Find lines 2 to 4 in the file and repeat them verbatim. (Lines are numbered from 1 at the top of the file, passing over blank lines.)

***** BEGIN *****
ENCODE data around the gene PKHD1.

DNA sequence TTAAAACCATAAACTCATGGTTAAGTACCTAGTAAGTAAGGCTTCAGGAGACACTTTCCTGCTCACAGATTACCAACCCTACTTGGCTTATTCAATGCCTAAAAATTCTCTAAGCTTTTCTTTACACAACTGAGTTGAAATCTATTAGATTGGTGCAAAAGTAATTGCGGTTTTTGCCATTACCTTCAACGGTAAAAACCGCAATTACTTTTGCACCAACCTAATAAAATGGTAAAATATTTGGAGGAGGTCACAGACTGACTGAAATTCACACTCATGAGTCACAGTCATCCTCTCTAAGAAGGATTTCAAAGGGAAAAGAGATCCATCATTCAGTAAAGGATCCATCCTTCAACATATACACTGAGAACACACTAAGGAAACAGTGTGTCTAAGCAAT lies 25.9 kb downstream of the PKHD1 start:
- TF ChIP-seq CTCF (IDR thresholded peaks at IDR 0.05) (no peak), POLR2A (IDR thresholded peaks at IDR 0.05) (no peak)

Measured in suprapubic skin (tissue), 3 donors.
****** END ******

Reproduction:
DNA sequence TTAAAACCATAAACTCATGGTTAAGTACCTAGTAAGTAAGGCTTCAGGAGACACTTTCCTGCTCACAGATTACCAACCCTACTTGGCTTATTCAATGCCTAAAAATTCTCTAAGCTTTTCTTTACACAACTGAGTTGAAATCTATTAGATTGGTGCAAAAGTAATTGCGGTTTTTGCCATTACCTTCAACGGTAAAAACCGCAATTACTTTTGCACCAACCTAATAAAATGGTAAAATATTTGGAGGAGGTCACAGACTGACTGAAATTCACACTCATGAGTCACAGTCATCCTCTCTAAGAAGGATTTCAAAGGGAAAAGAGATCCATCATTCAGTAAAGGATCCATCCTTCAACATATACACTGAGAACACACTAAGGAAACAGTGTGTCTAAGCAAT lies 25.9 kb downstream of the PKHD1 start:
- TF ChIP-seq CTCF (IDR thresholded peaks at IDR 0.05) (no peak), POLR2A (IDR thresholded peaks at IDR 0.05) (no peak)

Measured in suprapubic skin (tissue), 3 donors.